Out of the frying pan, into the historical fire. If only our leaders read history. In 1915, the British swept up from Basra, believing that the Iraqis would reward them with flowers and love, only to find themselves surrounded at Kut al-Amara, cut down by Turkish shellfire and cholera. Now we are reinforcing Nato in that tomb of the British Army, Afghanistan.
Hands up any soldiers who know that another of Britain’s great military defeats took place in the very sands in which your colleagues are now fighting the Taliban. Yes, the Battle of Maiwand – on 27 July, 1880 – destroyed an entire British brigade, overrun by thousands of armed Afghan tribesmen, some of whom the official enquiry into the disaster would later describe as “Talibs”. The Brits had been trying to secure Helmand province. Sound familiar?
Several times already in Helmand, the British have almost been overwhelmed. This has not been officially admitted, but the Ministry of Defence did make a devious allusion to this last year – it was missed by all the defence correspondents – when it announced that British troops in Helmand had been involved in the heaviest combat fighting “since the Korean War”. The Afghans talk of one British unit which last year had to call in air strikes, destroying almost the entire village in which they were holding out. Otherwise, they would have been overrun.
General Burrows had no close air support on 27 July, 1880, when he found himself confronting up to 15,000 Afghan fighters at Maiwand, but he had large numbers of Egyptian troops with him and a British force in the city of Kandahar. Already, the British had cruelly suppressed a dissident Afghan army – again, sound familiar? – after the British residency had been sacked and its occupants murdered. Britain’s reaction at the time was somewhat different from that followed today. Britain’s army was run from imperial India where Lord Lytton, the Viceroy, urged his man in Kabul – General Roberts, later Lord Roberts of Kandahar – to crush the uprising with the utmost brutality. “Every Afghan brought to death, I shall regard as one scoundrel the less in a nest of scoundrelism.” Roberts embarked on a reign of terror in Kabul, hanging almost a hundred Afghans.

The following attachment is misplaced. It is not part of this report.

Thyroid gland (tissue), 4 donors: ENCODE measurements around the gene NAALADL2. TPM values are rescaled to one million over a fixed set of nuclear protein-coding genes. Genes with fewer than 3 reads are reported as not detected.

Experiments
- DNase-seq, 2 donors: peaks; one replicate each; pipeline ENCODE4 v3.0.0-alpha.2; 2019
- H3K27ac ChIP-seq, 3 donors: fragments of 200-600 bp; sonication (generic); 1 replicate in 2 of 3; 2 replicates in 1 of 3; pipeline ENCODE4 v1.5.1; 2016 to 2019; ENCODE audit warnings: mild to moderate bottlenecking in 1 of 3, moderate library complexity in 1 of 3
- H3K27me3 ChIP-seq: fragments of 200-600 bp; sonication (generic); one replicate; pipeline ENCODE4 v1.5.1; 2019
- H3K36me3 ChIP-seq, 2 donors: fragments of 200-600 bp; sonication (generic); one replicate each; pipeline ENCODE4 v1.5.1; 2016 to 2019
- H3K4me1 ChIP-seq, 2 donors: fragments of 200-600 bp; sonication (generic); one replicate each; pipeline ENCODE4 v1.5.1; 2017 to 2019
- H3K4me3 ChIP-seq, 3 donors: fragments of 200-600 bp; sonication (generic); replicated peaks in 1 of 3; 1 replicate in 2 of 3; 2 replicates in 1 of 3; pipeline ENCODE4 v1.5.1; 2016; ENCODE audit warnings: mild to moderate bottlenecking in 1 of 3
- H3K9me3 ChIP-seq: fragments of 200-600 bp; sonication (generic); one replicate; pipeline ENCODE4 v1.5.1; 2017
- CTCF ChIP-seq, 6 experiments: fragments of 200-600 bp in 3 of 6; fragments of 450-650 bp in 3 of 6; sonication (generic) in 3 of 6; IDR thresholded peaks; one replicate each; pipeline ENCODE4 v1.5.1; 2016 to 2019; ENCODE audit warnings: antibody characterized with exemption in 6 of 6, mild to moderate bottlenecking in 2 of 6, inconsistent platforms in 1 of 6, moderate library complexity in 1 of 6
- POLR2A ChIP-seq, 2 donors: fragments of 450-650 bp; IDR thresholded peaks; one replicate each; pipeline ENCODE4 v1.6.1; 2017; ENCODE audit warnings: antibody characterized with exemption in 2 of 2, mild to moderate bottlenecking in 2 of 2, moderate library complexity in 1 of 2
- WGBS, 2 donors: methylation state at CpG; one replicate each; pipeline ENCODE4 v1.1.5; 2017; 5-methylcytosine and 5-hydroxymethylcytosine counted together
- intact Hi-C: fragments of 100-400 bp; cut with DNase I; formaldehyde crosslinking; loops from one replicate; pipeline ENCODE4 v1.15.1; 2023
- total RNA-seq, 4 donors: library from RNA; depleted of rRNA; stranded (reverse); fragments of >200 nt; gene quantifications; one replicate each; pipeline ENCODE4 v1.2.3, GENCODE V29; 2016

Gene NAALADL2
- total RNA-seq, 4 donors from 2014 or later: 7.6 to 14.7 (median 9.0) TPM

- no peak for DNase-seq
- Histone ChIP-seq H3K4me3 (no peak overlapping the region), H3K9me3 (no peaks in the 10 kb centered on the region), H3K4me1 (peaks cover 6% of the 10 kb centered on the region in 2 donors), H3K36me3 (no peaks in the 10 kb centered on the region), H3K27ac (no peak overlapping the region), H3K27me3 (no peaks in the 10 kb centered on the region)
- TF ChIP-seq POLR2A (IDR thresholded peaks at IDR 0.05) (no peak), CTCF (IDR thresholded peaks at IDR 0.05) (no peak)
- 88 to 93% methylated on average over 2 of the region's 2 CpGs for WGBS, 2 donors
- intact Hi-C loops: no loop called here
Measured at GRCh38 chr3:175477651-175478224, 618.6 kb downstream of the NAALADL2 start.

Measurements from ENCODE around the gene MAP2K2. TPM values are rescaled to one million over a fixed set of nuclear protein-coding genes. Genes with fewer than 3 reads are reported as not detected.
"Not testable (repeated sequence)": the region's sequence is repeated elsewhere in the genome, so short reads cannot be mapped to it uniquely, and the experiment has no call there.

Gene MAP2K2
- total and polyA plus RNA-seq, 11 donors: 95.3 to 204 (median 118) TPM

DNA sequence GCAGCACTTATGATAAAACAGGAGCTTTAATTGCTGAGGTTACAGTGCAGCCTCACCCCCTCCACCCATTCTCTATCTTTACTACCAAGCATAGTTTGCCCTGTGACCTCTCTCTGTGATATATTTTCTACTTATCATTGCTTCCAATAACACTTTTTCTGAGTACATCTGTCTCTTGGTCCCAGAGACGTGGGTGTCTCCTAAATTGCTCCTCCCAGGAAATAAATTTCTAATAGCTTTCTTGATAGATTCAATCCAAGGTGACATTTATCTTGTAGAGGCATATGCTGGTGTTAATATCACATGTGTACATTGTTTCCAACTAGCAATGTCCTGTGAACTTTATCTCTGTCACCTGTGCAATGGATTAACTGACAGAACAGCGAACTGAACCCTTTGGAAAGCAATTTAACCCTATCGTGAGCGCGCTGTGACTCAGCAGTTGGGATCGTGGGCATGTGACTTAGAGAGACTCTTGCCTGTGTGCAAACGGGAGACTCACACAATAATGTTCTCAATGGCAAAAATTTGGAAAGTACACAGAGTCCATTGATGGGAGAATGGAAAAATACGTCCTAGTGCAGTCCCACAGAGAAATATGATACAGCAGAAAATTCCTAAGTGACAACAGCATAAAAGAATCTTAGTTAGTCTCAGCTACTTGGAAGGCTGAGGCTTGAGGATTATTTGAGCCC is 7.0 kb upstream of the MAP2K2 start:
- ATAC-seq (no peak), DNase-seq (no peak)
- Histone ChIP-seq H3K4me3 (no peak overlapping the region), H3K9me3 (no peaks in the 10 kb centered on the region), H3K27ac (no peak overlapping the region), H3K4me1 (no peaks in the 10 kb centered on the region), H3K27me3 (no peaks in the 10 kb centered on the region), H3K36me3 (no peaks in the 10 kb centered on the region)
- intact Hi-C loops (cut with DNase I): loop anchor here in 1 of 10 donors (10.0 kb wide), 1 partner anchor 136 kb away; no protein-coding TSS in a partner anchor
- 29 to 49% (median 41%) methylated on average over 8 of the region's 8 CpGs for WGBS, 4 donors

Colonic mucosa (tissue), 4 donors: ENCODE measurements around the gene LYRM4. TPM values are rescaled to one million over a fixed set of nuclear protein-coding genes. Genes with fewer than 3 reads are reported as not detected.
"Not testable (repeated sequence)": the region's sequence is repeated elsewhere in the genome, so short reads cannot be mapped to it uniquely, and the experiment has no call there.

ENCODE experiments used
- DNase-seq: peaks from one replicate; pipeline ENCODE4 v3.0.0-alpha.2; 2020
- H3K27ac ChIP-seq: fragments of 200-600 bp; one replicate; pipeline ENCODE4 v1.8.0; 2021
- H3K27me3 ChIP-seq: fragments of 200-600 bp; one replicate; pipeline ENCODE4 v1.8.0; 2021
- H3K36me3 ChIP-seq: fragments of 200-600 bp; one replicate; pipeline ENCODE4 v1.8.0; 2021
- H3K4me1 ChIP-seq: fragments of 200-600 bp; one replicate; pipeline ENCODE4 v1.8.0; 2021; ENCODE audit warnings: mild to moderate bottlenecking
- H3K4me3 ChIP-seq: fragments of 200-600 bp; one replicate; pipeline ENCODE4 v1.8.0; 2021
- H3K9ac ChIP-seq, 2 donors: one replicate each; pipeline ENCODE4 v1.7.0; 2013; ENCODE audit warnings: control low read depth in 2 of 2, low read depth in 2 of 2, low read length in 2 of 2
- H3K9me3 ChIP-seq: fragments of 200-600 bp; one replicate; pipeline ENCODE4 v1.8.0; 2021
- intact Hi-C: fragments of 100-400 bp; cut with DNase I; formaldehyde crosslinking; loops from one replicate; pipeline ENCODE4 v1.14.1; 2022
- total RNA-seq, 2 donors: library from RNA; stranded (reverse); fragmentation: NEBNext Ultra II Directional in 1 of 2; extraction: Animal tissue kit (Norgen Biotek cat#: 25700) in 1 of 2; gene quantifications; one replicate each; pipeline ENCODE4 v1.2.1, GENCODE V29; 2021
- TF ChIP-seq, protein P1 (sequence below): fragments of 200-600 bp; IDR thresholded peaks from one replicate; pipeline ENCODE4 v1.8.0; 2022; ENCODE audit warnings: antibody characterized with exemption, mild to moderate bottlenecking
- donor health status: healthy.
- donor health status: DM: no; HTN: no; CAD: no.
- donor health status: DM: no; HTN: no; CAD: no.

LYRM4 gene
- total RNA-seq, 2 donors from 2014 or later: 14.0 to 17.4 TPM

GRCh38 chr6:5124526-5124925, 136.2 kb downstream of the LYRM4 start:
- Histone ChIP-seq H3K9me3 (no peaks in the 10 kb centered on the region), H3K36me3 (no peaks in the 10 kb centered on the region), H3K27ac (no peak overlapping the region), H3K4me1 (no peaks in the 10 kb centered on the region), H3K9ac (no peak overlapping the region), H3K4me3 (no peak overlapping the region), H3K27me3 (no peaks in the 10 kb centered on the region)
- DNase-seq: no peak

The commander of the rebellious Afghans was Ayub Khan, whose brother was forced to abdicate as king after the Kabul uprising. When Ayub Khan re-emerged from the deserts of the west – he marched down from that old warlord territory of Herat towards Kandahar – the luckless General Burrows was sent to confront him. Almost a thousand British and Indian troops were to be slaughtered in the coming hours as Ayub Khan’s army fired shells from at least 30 artillery pieces and then charged at them across the fields and dried-up river at Maiwand.
The official British inquiry – it was covered in red cloth and ran to 734 pages – contains many photographs of the landscape over which the battle was fought. The hills and distant mountains, of course, are identical to those that are now videotaped by “embedded” reporters in the British Army.
Outgunned and outmanoeuvred, the British found themselves facing a ruthless enemy. Colonel Mainwaring of the 30th Bombay Infantry wrote a chilling report for the authorities in Delhi. “The whole of the ground… was covered with swarms of ‘ghazis’ and banner-men. The ‘ghazis’ were actually in the ranks of the Grenadiers, pulling the men out and hacking them down with their swords.”The wreckage of the British Army retreated all the way to Kandahar where they were besieged, until rescued by General Roberts himself, whose famous march of 10,000 troops from Kandahar – a distance of 300 miles covered in just 20 days – is now military legend.
History, it seems, haunts all our adventures in the Middle East. Who would have believed that after the British reached Baghdad in a 1917 invasion, they would face an insurgency which, in speed and ruthlessness, was an almost exact predecessor to the rebellion which the British and Americans would confront from 2003? Lloyd George, then Prime Minister, stood up in the House of Commons to insist that the British occupation force had to stay in Iraq. Otherwise, he warned, the country would be plunged into civil war. Sound familiar?
One of the greatest defeats of British forces anywhere in the world had occurred more than four decades before Maiwand, on the Kabul Gorge in 1842, when an entire British army was wiped out by Afghan fighters in the snow. The sole survivor, the famous Doctor Brydon, managed to out-horse two armed Afghans and ride into the British compound in Jalalabad.
So now the British are to reinforce Afghanistan yet again. Flying by Chinook to Kandahar will not take as long as General Roberts’s 20 days. British soldiers are unlikely even to enter Kandahar’s central square. But if they do, they might care to look at the few ancient cannon on the main roundabout: all that is left of General Roberts’s artillery.